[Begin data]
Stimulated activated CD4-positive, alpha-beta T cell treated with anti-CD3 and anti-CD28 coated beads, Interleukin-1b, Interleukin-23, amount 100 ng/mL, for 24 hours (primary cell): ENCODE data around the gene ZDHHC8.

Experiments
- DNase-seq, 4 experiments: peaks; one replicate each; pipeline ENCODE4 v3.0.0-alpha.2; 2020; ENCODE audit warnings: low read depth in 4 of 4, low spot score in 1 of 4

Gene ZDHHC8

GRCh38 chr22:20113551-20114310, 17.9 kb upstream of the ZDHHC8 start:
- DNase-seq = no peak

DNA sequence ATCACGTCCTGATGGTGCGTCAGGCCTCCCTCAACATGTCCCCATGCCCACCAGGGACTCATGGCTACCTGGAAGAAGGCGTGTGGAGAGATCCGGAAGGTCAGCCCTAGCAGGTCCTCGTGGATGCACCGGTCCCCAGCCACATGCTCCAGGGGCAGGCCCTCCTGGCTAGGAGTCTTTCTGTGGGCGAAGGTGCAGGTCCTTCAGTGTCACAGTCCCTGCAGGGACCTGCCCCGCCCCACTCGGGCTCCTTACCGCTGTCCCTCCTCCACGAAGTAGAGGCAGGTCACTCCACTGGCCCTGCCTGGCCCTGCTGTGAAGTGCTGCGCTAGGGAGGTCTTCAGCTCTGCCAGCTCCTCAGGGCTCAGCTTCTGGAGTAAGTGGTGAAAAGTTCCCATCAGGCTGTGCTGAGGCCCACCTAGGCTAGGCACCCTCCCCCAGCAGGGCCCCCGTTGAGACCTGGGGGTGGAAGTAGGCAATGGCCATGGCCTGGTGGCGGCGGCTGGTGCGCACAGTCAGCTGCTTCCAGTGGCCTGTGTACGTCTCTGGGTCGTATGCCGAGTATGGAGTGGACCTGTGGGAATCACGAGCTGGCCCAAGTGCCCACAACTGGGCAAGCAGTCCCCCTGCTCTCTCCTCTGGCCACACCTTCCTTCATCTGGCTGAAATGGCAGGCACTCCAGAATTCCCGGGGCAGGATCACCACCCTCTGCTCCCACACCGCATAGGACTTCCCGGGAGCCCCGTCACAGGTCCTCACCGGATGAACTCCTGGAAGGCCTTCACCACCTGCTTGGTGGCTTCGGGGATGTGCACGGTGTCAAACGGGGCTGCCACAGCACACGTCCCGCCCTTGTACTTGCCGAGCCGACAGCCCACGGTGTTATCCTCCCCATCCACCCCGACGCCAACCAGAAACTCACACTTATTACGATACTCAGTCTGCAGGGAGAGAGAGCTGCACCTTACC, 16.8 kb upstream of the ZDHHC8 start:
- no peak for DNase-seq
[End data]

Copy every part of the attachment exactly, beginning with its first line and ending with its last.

Stimulated activated CD4-positive, alpha-beta T cell treated with anti-CD3 and anti-CD28 coated beads, Interleukin-1b, Interleukin-23, amount 100 ng/mL, for 24 hours (primary cell): ENCODE data around the gene ZDHHC8.

Experiments
- DNase-seq, 4 experiments: peaks; one replicate each; pipeline ENCODE4 v3.0.0-alpha.2; 2020; ENCODE audit warnings: low read depth in 4 of 4, low spot score in 1 of 4

Gene ZDHHC8

GRCh38 chr22:20113551-20114310, 17.9 kb upstream of the ZDHHC8 start:
- DNase-seq = no peak

DNA sequence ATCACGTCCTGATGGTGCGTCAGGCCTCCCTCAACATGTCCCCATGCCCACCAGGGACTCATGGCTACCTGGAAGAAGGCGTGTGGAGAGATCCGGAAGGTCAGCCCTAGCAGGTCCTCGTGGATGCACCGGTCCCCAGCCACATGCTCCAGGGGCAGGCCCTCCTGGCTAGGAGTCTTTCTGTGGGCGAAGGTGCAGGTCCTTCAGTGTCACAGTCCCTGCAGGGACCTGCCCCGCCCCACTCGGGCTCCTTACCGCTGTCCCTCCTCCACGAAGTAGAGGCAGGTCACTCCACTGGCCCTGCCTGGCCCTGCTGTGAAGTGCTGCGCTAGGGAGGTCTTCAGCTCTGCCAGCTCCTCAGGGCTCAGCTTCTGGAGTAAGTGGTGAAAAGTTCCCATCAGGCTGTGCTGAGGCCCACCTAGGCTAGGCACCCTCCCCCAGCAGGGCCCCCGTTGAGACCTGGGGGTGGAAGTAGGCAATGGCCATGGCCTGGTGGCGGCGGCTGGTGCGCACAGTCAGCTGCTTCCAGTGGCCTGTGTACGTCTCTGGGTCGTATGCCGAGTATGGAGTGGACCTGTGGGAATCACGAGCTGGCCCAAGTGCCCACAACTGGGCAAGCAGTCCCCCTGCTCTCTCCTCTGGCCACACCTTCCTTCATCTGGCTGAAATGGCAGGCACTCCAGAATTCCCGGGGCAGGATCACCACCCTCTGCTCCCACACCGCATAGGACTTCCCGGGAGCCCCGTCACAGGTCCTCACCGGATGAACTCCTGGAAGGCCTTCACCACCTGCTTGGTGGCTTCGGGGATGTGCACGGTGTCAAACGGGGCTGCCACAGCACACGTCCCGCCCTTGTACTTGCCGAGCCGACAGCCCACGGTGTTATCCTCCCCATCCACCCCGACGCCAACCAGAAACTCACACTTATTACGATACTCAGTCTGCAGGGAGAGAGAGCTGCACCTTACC, 16.8 kb upstream of the ZDHHC8 start:
- no peak for DNase-seq